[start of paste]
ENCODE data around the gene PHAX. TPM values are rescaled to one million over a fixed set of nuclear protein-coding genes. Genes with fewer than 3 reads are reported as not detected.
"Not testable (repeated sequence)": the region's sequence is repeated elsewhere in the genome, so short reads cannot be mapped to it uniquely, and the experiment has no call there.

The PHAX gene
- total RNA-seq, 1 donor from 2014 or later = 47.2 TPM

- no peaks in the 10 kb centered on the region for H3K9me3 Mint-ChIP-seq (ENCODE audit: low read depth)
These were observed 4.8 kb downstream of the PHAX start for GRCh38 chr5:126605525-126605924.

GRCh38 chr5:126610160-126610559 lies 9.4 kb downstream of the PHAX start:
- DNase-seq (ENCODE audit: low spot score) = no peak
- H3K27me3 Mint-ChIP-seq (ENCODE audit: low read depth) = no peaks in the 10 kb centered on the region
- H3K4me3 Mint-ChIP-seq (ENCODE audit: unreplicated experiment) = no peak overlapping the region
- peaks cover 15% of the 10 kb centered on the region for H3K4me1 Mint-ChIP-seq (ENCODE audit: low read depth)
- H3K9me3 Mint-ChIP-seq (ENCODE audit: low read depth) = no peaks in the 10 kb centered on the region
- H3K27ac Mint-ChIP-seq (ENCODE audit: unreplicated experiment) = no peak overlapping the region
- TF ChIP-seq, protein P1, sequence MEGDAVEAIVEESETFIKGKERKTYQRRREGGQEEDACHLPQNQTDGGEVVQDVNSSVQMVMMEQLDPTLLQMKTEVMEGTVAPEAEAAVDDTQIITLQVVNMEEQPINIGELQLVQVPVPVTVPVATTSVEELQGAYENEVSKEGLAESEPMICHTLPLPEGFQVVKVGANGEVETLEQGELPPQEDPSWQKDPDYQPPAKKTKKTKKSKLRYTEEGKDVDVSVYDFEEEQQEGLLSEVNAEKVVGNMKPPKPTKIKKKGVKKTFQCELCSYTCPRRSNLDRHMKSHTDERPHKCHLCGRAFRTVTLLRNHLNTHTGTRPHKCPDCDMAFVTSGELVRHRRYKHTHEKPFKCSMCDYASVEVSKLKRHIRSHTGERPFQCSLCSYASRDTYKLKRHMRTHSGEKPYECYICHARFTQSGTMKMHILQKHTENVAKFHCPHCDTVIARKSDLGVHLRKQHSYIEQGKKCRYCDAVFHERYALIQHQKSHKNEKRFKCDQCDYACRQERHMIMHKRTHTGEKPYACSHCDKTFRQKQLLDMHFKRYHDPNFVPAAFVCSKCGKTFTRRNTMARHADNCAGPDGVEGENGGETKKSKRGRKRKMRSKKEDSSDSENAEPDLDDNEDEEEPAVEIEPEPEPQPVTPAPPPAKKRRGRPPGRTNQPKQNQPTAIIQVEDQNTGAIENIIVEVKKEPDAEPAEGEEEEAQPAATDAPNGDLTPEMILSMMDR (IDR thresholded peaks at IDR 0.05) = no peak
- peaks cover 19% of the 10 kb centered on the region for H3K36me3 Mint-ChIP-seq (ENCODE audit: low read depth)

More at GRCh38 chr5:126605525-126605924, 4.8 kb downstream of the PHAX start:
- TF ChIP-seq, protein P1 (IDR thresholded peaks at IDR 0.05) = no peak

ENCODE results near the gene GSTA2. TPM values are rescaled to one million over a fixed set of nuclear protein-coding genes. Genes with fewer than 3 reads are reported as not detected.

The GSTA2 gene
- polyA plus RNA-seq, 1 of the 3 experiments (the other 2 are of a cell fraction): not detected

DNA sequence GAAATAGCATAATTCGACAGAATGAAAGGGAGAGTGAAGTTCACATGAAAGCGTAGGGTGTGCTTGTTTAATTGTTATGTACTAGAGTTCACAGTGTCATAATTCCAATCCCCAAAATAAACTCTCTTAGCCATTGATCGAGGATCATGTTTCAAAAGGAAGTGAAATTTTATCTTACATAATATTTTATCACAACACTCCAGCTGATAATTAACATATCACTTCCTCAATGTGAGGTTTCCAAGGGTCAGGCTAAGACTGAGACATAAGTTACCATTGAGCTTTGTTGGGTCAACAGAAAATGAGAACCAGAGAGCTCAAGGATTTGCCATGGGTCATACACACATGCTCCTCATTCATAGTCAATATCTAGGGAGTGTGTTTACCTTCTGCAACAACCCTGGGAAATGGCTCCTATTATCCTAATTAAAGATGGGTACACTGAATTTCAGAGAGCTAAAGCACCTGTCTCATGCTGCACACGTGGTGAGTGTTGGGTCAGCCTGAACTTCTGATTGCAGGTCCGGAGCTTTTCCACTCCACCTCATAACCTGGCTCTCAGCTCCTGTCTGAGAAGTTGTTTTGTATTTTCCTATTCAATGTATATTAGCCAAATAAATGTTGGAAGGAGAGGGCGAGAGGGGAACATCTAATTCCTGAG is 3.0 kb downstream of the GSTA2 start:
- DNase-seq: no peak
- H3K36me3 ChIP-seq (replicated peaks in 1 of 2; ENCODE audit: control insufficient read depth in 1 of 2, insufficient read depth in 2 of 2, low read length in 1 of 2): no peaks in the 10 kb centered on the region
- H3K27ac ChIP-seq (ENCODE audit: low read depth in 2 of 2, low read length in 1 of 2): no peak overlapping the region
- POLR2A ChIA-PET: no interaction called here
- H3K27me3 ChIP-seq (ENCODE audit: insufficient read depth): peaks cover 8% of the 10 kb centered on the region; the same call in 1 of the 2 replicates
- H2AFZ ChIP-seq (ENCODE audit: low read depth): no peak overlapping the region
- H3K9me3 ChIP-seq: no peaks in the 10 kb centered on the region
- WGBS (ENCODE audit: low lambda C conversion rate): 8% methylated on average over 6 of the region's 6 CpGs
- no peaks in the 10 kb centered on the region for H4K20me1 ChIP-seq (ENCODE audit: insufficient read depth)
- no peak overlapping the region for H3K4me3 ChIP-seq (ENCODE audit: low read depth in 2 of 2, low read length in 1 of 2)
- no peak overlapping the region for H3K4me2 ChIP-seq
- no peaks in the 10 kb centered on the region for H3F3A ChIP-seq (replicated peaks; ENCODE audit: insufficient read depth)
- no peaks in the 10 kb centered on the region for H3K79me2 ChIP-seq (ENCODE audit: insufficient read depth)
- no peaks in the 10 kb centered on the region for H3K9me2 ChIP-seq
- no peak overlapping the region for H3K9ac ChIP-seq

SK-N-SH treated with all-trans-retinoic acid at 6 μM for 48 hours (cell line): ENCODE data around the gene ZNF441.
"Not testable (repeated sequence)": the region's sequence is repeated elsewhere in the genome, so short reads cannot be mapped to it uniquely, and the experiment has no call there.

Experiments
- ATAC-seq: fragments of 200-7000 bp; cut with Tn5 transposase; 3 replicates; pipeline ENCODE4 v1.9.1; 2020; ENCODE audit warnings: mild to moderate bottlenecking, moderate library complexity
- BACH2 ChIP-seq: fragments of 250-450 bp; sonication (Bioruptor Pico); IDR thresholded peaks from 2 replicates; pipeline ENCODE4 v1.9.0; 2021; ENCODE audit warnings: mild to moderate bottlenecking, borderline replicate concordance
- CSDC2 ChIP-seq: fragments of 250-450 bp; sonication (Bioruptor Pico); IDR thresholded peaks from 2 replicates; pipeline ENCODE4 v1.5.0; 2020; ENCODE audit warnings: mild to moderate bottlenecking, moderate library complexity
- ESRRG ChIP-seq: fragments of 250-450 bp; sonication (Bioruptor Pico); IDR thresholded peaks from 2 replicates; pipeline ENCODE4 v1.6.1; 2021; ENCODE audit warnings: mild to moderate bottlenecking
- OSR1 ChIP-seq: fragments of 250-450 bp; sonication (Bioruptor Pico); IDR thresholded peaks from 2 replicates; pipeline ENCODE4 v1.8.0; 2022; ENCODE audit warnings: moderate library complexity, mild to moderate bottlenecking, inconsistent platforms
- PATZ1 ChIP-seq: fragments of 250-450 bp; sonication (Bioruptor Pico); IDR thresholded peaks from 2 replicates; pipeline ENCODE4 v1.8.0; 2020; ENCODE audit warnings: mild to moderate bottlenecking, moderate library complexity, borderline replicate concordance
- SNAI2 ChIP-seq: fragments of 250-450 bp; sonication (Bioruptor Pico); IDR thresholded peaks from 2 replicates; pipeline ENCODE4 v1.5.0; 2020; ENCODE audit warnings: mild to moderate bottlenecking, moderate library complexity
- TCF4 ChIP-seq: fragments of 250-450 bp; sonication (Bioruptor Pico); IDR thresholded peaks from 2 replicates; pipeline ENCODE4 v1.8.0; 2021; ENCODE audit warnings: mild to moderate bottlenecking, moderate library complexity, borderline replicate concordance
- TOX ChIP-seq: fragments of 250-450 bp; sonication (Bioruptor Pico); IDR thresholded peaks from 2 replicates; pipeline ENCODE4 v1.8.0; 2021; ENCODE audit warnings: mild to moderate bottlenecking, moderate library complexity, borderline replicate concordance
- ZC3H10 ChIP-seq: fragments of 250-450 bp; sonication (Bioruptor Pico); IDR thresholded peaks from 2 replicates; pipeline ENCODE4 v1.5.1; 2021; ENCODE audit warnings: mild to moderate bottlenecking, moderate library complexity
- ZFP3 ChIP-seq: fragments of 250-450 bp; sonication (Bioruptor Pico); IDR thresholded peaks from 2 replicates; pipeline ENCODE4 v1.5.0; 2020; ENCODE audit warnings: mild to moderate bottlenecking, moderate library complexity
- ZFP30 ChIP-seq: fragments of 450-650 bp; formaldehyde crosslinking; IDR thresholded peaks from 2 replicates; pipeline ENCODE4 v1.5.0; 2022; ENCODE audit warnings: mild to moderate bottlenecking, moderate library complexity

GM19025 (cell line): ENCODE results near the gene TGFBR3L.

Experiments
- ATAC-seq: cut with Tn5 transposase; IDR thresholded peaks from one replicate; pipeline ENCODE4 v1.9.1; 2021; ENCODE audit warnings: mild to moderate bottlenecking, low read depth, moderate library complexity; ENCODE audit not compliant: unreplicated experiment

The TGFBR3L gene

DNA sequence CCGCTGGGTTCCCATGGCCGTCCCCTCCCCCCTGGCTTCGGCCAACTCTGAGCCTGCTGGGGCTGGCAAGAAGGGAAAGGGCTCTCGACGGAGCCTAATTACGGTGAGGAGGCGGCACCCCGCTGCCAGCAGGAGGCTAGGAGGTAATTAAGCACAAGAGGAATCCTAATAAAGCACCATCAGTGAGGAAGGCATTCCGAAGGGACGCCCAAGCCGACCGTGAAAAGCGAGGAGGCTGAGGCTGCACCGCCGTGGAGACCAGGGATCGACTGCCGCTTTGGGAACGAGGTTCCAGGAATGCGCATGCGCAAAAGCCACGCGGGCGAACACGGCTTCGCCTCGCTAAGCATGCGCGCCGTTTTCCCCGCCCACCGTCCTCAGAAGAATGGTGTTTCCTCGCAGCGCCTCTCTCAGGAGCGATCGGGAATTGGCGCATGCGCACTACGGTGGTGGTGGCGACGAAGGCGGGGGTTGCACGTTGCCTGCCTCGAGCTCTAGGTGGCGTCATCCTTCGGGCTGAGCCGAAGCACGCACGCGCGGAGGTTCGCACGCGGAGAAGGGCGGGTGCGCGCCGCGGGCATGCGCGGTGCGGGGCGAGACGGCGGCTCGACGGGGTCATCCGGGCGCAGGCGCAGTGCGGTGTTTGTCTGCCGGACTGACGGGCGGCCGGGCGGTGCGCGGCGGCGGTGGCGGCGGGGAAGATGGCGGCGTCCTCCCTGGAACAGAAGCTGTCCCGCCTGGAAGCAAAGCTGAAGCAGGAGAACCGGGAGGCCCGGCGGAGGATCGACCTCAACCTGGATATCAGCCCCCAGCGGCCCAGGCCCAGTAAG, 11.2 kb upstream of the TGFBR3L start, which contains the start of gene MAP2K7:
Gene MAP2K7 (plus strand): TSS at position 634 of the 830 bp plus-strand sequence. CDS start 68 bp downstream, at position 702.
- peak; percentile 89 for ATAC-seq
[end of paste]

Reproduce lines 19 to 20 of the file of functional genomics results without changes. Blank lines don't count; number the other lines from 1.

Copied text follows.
The GSTA2 gene
- polyA plus RNA-seq, 1 of the 3 experiments (the other 2 are of a cell fraction): not detected